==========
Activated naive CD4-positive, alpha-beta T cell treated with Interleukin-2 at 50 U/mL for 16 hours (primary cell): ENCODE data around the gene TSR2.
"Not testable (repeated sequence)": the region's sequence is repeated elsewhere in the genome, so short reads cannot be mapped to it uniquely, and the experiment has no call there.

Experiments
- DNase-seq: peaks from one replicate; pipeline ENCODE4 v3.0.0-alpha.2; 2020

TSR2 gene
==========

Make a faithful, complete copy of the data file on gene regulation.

Activated naive CD4-positive, alpha-beta T cell treated with Interleukin-2 at 50 U/mL for 16 hours (primary cell): ENCODE data around the gene TSR2.
"Not testable (repeated sequence)": the region's sequence is repeated elsewhere in the genome, so short reads cannot be mapped to it uniquely, and the experiment has no call there.

Experiments
- DNase-seq: peaks from one replicate; pipeline ENCODE4 v3.0.0-alpha.2; 2020

TSR2 gene